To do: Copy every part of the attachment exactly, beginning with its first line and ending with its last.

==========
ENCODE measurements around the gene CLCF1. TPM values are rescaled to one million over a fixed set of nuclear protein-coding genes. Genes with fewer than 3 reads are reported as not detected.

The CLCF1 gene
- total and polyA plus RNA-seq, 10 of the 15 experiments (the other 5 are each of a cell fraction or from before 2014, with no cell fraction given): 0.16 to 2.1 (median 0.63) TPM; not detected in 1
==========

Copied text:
ENCODE measurements around the gene CLCF1. TPM values are rescaled to one million over a fixed set of nuclear protein-coding genes. Genes with fewer than 3 reads are reported as not detected.

The CLCF1 gene
- total and polyA plus RNA-seq, 10 of the 15 experiments (the other 5 are each of a cell fraction or from before 2014, with no cell fraction given): 0.16 to 2.1 (median 0.63) TPM; not detected in 1